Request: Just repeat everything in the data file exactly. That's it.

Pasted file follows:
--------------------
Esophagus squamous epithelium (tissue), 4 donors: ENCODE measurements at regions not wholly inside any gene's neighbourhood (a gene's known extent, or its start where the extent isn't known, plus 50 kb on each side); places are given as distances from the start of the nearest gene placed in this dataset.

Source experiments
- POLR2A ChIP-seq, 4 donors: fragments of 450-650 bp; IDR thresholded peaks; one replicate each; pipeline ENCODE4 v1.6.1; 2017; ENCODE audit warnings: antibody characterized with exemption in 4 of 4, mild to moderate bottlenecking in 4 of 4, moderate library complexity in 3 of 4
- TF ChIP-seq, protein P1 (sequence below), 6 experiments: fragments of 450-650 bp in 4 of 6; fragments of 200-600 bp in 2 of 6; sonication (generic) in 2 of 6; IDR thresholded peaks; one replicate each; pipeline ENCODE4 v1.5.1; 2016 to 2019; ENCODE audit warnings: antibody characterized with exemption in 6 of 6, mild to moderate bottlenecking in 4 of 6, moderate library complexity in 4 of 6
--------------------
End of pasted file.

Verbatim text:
Esophagus squamous epithelium (tissue), 4 donors: ENCODE measurements at regions not wholly inside any gene's neighbourhood (a gene's known extent, or its start where the extent isn't known, plus 50 kb on each side); places are given as distances from the start of the nearest gene placed in this dataset.

Source experiments
- POLR2A ChIP-seq, 4 donors: fragments of 450-650 bp; IDR thresholded peaks; one replicate each; pipeline ENCODE4 v1.6.1; 2017; ENCODE audit warnings: antibody characterized with exemption in 4 of 4, mild to moderate bottlenecking in 4 of 4, moderate library complexity in 3 of 4
- TF ChIP-seq, protein P1 (sequence below), 6 experiments: fragments of 450-650 bp in 4 of 6; fragments of 200-600 bp in 2 of 6; sonication (generic) in 2 of 6; IDR thresholded peaks; one replicate each; pipeline ENCODE4 v1.5.1; 2016 to 2019; ENCODE audit warnings: antibody characterized with exemption in 6 of 6, mild to moderate bottlenecking in 4 of 6, moderate library complexity in 4 of 6